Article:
Guest Opinion: Owning a used car shouldn't strip me of the food stamps that I need to survive

The Trump administration's proposed rule would erode what little stability that poor and disabled people have.

Jamison Hill

I grew up on food stamps. As a child of the '90s, some of my earliest memories are of my family getting food vouchers in the mail each month, the colorful slips of paper coming in different denominations and featuring historical figures such as Thomas Jefferson, just like real money. We stopped needing food assistance by the time I got to middle school. I was never ashamed of how my mother (on her own, employed full-time, with limited child care) managed to raise me and my sister, using the help of government programs. But with a college degree, and on my way to a thriving career, I never expected to need it again.

Then I got sick. I contracted myalgic encephalomyelitis, a debilitating chronic illness that left me too weak and in too much pain to report to a conventional job. Working from home for 45 hours a week as an editorial assistant, I earned $2,000 a month after taxes - barely enough to pay my rent and bills each month. Reluctantly, I signed up for the Supplemental Nutrition Assistance Program (SNAP), and got approved for nearly $200 a month in food assistance. Since then, my condition has worsened. My inability to walk or speak above a whisper makes it impossible for me to work. I rely on welfare programs to survive. The only question is: Will the government let me?

Recently, the Trump administration finalized a rule to limit who can receive food assistance. It imposes new work requirements on able-bodied adults without dependents, and will remove almost 700,000 people from the federal food-stamp program. "The changes reflect the belief that more Americans can enter and reenter the workforce," a government official told reporters, "so they can know the dignity of work."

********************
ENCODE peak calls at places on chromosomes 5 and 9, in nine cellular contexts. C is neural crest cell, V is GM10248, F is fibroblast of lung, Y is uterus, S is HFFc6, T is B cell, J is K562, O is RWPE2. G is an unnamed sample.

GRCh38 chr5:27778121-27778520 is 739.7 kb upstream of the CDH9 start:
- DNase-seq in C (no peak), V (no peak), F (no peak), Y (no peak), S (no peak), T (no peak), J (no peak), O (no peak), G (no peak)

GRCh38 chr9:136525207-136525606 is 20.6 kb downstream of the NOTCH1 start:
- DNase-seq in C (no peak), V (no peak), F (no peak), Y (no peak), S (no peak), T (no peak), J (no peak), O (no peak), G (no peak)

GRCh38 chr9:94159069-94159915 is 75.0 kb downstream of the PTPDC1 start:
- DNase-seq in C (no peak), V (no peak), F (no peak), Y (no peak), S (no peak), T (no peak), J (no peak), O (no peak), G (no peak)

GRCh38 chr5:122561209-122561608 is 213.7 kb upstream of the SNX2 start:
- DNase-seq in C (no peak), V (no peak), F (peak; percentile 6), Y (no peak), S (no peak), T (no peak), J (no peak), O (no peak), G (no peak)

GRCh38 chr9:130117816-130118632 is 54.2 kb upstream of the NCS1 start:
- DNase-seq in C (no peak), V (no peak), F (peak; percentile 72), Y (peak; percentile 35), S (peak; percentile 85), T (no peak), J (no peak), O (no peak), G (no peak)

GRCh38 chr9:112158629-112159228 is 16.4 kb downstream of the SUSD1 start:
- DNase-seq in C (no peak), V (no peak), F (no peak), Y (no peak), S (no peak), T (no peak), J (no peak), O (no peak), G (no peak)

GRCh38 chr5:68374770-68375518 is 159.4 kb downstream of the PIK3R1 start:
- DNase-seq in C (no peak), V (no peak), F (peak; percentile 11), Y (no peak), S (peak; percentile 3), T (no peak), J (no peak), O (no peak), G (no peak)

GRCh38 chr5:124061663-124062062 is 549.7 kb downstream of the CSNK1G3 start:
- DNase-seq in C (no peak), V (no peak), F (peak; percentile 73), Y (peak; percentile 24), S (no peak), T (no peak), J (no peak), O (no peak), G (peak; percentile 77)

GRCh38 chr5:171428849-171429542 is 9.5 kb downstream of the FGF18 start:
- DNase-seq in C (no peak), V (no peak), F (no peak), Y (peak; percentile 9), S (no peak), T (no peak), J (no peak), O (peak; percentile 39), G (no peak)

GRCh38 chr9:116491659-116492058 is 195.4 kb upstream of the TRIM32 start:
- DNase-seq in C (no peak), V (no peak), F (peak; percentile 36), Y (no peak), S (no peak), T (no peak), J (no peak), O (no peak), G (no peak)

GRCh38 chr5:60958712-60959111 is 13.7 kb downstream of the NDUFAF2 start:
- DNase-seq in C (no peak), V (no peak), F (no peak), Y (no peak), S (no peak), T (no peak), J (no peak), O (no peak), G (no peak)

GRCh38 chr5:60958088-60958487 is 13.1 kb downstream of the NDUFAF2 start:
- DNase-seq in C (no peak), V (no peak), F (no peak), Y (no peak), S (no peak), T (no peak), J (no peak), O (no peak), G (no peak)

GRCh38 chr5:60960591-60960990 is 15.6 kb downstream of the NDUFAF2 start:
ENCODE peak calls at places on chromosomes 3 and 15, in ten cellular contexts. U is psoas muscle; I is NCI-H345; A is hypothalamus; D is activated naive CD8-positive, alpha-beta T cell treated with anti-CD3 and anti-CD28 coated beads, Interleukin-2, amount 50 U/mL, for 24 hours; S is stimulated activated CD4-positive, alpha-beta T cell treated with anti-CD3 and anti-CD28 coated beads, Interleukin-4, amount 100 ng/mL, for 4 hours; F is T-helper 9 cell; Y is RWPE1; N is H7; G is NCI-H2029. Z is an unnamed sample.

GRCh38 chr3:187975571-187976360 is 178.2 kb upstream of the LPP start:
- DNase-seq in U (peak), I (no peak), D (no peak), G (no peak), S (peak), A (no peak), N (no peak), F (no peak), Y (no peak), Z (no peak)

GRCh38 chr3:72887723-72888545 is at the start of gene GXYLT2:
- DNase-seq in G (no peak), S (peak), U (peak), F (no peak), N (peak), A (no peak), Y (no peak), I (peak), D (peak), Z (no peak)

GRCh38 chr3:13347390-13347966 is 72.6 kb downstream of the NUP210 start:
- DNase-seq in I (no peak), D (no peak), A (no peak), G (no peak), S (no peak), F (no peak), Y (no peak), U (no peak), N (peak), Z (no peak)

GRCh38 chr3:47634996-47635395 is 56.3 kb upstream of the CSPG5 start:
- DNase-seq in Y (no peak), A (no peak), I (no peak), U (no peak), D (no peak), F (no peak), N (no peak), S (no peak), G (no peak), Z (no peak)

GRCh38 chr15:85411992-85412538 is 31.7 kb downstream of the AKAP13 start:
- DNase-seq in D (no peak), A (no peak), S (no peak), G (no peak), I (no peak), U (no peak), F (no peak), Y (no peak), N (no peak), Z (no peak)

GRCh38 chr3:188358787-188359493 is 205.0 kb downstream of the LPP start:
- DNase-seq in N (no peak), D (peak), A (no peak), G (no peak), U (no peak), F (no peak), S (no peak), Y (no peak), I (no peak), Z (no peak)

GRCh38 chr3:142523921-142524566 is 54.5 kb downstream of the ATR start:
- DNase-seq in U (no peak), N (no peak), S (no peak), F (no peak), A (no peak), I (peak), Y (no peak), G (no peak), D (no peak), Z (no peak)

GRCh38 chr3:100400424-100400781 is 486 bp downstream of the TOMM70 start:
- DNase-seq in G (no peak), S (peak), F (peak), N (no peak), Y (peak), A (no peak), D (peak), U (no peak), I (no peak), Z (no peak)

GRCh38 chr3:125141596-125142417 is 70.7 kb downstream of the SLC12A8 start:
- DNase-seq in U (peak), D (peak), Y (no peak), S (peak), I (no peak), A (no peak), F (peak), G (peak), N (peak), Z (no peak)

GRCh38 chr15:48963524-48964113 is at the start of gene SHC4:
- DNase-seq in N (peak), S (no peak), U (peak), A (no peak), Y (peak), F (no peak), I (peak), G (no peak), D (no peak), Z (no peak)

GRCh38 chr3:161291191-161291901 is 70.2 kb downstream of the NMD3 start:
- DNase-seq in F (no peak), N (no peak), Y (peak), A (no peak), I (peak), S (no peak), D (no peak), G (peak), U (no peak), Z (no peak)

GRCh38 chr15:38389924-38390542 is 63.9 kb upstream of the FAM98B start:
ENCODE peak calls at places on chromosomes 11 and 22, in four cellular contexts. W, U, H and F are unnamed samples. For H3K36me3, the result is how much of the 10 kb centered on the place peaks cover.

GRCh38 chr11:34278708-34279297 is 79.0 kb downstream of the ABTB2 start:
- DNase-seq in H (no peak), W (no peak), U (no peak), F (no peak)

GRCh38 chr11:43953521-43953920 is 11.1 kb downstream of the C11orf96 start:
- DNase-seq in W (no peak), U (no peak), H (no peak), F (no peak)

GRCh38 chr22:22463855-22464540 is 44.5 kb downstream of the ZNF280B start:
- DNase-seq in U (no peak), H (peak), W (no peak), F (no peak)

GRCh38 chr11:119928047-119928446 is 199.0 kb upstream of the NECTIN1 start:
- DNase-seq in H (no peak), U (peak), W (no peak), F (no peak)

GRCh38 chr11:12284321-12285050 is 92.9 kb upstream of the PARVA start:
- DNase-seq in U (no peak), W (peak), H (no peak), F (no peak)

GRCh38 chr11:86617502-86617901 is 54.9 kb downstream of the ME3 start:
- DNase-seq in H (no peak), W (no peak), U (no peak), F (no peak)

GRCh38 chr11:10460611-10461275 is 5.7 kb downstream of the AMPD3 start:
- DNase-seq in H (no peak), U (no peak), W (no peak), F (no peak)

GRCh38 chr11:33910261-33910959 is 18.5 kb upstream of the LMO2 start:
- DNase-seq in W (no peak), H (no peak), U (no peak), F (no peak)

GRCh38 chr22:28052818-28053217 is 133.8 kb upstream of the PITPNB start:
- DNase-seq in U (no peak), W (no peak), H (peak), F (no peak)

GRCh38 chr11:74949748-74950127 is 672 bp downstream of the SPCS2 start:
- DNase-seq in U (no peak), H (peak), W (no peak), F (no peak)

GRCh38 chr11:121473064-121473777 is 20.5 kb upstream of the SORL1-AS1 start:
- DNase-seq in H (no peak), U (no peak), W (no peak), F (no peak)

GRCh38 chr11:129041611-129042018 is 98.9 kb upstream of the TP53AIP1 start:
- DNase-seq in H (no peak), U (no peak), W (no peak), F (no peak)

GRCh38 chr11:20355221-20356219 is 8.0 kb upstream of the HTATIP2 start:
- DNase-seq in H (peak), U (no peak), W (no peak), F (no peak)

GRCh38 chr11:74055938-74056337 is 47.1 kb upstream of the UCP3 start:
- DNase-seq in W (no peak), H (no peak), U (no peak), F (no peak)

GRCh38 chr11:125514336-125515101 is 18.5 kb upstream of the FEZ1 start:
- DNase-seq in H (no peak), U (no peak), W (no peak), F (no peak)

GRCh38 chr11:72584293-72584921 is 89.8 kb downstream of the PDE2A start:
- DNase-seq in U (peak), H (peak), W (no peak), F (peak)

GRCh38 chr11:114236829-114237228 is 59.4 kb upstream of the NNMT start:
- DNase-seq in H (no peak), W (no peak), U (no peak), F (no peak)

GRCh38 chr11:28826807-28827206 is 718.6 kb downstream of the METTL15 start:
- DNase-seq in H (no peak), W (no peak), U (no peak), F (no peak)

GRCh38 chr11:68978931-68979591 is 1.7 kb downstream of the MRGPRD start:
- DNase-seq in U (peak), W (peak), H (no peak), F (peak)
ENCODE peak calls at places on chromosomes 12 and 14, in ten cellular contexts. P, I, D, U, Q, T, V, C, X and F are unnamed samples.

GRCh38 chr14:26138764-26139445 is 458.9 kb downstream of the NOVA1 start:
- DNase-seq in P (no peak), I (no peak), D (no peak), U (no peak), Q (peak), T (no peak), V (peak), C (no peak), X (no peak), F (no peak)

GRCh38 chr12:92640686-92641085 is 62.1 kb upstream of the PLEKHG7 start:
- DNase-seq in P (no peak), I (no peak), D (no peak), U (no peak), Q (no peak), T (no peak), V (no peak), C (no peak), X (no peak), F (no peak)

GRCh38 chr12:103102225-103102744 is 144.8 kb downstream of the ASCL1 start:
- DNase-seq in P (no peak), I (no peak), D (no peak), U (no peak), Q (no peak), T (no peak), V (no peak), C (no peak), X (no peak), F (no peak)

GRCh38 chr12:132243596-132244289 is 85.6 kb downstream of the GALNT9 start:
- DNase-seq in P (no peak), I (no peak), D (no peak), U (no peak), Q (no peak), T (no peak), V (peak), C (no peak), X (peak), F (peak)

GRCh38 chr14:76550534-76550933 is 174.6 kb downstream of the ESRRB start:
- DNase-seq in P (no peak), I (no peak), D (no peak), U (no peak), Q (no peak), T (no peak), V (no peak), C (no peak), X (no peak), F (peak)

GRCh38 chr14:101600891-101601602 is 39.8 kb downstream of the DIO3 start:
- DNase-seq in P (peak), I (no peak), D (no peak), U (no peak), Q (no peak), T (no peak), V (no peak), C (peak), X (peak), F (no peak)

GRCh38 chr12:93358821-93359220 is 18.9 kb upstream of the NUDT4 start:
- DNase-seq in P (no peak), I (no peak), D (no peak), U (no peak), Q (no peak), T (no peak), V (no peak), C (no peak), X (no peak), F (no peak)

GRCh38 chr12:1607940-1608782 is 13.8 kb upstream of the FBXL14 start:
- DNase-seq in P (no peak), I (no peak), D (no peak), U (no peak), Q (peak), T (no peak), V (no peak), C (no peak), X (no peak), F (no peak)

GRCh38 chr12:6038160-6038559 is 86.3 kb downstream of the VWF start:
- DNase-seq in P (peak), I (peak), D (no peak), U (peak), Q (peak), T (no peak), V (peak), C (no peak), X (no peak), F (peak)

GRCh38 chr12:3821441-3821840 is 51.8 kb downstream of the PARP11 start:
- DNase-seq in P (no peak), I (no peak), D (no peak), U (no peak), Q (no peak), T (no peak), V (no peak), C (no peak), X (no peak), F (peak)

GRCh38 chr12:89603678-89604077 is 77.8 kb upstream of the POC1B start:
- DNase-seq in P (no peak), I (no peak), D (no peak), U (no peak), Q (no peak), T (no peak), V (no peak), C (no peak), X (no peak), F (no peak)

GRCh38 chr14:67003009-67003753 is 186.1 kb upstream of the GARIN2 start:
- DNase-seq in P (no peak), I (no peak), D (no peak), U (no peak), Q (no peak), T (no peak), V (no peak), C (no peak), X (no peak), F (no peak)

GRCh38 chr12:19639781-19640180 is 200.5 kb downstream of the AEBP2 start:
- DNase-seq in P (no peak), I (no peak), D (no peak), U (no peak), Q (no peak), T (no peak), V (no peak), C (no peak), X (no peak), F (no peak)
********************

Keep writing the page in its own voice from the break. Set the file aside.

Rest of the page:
They have also suggested a new rule: rejecting households with more than $2,250 in assets, or, for households with a disabled adult, more than $3,500 in assets, according to the New York Times. Lawmakers have justified this change by claiming that it closes a loophole allowing people of high net worth who have a low income - wealthy retirees, for example - to receive assistance. But in effect, the change will mean any disabled person who owns a used car of even modest value would be ineligible for food assistance. In total, the administration's restrictions would remove benefits from 3 million people, and free or discounted school meals from 1 million children.

Under this new rule, I could be ineligible for food stamps. Between what little cash I have on hand and other modest assets such as my smartphone and electric wheelchair, I would almost certainly cross over the $3,500 threshold. Being ineligible for food stamps would force me to use most of my monthly disability disbursement to buy groceries. It might even force me to sell the very same assets that rendered me ineligible for food stamps in the first place.


I'm one medical bill away from being unable to cover rent or utilities. Putting a $3,500 cap on my assets prevents me from building a financial foundation to protect me from unexpected expenses, much less improve my quality of life. That's another harsh reality of the proposal: It makes it much easier for households to fall off what's called the "benefit cliff," in which a small boost in their circumstances - like getting more work hours, or a slightly higher hourly wage - causes them to lose government assistance, leaving them worse off than before. The rule has a deep irony: In the name of encouraging self-sufficiency in people on food stamps, it undercuts what little stability we have.

The war on the social safety net, and those who need it, is not new. When I was growing up during Clinton-era welfare reform, it was waged with strict work requirements and time limits. It manifested in the rhetoric that cast recipients as shiftless, lazy and lacking "personal responsibility" - in the dirty looks that my mother got from grocery store clerks and fellow shoppers whenever she pulled out that booklet of brightly colored food vouchers.

Now it takes the form of some mythic loophole - the idea that there are hundreds of thousands of well-off people, sitting on property and big bank accounts, taking advantage of the welfare system. And soon, this logic may lead to a future in which millions of vulnerable people like me will have lighter food carts, and emptier stomachs.

Jamison Hill is an essayist. He’s writing a memoir about his battle with chronic illness.
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